The second is management approach.  Integrating responsible business practices and managing for impact into organizational systems and decision-making helps organizations generate multiple pathways enabling them to make more informed choices between those options to optimize their contribution towards sustainability and achievement of the SDGs.  Operating with responsibility and sustainably at the core should not be an add on to what business gets done, it’s how all business is done.

The third pillar is transparency.   Being transparent is an important element of being accountable to Stakeholders – all interested parties including those affected or potentially affected in the future by the organization’s decisions and activities. It also helps Stakeholders make more informed decisions, for instance about whether they want to work with or for the organization, invest in or lend to the organization, or buy or use the organization’s products and services.

The final pillar is governance.  Governance is an essential element of embedding responsible business and managing for impact practices into organizational decision-making. The organization’s informal and formal governance mechanisms define expectations of behaviour, how decisions are made and how the organization holds itself accountable for its decisions and actions in accordance with its values, principles and policies.

To help drive adoption and understanding of the SDG Impact Standards, education and training courses are available. Further, the forthcoming SDG Impact Standards Assurance Framework will enable organizations to get an independent assessment of their progress towards implementing the SDG Impact Standards. Those who meet the minimum evidence requirements will be eligible to apply for the SDG Impact Seal which sets the gold standard for impact management practice, strengthening market credibility and trust in the sustainability claims made by organizations.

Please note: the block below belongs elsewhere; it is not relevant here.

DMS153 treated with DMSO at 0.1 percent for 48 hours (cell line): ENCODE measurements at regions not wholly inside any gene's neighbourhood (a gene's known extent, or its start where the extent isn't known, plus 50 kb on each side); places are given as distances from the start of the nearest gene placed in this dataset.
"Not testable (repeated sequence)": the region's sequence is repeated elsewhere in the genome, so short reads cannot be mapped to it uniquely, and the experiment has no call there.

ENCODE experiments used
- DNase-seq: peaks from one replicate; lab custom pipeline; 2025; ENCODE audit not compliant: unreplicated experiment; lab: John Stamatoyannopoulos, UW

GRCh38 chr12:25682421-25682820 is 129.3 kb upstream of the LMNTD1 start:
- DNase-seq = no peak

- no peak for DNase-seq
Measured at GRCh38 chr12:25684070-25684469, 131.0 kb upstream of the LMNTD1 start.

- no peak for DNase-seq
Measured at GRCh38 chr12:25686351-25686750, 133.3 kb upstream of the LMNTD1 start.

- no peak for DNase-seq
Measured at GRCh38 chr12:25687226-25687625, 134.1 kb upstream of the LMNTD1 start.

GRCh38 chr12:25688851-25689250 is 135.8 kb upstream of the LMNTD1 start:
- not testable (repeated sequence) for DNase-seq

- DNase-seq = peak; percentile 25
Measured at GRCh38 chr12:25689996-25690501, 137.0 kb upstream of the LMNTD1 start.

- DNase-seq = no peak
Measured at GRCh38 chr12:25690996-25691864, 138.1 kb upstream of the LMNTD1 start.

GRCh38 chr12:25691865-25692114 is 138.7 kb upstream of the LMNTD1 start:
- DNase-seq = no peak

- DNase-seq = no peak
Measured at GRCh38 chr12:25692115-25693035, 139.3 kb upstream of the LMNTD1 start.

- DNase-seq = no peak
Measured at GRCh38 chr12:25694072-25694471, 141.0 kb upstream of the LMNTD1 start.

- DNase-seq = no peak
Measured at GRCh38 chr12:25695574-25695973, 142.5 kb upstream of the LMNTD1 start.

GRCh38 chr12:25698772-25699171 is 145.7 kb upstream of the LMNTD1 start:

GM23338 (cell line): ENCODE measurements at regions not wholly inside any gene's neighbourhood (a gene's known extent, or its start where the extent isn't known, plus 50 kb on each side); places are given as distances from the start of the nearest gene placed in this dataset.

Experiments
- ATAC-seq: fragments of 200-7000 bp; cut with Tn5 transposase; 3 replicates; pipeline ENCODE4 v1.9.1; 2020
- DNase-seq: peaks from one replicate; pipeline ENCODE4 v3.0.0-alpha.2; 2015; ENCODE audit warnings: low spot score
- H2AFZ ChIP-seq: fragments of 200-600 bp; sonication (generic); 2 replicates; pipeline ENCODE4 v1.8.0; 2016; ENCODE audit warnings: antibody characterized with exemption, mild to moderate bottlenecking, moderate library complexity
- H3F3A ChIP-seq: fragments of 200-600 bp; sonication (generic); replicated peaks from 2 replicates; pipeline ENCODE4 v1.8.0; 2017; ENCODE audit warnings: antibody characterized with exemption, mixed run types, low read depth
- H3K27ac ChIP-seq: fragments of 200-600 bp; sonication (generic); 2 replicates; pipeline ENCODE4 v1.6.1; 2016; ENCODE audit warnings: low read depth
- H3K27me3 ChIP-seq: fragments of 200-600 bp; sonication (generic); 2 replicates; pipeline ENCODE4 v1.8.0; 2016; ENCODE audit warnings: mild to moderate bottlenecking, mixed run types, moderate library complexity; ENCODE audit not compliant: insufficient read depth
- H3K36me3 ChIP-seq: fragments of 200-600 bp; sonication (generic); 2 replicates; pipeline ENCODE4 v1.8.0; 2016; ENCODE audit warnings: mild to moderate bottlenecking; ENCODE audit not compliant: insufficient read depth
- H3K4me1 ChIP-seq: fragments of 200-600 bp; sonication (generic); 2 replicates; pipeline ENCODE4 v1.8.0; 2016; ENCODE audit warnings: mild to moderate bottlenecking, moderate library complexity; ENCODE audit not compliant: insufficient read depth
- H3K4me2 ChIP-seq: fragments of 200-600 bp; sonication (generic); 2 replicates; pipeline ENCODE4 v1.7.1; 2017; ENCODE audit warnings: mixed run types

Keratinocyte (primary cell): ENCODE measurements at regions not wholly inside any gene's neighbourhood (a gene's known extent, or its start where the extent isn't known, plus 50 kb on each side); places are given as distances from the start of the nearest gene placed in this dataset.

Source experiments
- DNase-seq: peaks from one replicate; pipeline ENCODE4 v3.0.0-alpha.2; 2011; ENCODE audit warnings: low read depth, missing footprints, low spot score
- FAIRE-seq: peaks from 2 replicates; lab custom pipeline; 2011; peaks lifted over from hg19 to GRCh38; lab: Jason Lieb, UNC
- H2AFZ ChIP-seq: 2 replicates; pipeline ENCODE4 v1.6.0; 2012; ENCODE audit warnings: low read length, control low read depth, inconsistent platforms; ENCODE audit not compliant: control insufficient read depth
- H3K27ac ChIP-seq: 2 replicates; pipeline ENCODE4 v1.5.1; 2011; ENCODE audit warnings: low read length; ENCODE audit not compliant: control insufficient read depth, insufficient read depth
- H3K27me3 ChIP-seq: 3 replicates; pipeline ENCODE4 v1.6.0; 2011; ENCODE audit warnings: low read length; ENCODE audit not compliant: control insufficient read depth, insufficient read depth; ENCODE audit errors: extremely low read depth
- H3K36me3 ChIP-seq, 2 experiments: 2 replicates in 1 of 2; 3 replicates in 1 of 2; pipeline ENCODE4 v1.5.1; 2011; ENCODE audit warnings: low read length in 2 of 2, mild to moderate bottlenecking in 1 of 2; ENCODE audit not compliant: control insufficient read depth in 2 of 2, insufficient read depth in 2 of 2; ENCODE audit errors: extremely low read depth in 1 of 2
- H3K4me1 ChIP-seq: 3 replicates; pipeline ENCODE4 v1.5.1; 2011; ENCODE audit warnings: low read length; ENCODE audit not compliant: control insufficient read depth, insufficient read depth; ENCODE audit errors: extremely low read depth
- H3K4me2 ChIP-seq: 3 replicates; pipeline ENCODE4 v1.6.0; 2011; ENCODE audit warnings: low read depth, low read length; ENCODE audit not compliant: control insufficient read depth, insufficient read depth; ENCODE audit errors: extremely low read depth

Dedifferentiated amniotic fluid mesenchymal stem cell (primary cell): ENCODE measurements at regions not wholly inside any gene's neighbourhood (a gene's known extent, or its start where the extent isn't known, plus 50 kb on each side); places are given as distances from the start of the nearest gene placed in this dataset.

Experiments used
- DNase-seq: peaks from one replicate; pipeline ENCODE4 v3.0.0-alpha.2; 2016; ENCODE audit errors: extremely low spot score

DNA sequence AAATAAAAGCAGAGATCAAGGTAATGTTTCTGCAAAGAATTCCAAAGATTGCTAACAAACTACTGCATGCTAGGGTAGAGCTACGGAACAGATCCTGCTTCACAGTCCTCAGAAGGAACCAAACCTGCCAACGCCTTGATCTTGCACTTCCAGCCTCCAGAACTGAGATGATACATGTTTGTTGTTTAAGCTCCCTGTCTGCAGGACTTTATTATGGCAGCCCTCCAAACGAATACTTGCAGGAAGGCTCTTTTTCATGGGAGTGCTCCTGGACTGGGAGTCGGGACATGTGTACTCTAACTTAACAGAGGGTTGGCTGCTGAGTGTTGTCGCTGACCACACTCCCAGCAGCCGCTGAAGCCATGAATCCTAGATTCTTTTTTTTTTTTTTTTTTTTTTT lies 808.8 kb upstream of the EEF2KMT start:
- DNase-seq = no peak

Implementing the SDG Impact Standards is good for people, planet, business and investment. They recognize that increasingly, how organizations impact the world around them will determine how the world in turn, impacts them. That placing sustainability, the SDGs and managing for impact at the heart of organizational purpose and management decision making not only has potential to deliver positive outcomes for people and planet, but the business and investment portfolio resilience, sustainability and profitability needed to continue to deliver value, for shareholders, investors and society, for the long-term as well.

The SDG Impact Standards sit nicely beside SDG Financial Products, developed by the Global Ethical Finance Initiative (GEFI), showcasing financial products that incorporate the SDG framework.

Fabienne Michaux is the Director of SDG Impact, a global initiative of the UNDP and part of UNDP’s Sustainable Finance Hub, joining in 2019.  Fabienne is the lead developer of the SDG Impact Standards, the first and only independent management standards in the market that places sustainability, the SDGs and managing for impact at the core of operations. She is the co-chair of the Australian Advisory Board on Impact Investing and recently participated as a Working Group Member of the G7 Impact Taskforce and co-chaired the Australian Sustainable Finance Initiative’s working group on making better decisions. She previously enjoyed a 30-year executive career, including 22 years with S&P Global where in her final role she was the Australian Country Head and Head of Developed Markets Asia-Pacific in the credit ratings division. She is also an experienced non-executive director who holds, and has held, numerous board positions in the housing, education, financial and arts sectors.

SDG Financial Products was launched at COP26 by GEFI and showcases commercial financial products that are aligned to the SDG in order to share learnings and grow the ecosystem of SDG aligned financial products across asset classes.

SDG Financial Products

The SDG Impact Standards provide guidance on developing an appropriate strategy, management approach, transparency and governance to assist businesses and investors in contributing positively to sustainable development and achieving the SDGs. The Impact Standards also provide a decision-making framework to make sense of existing relevant principles, frameworks and tools.

SDG Impact Standards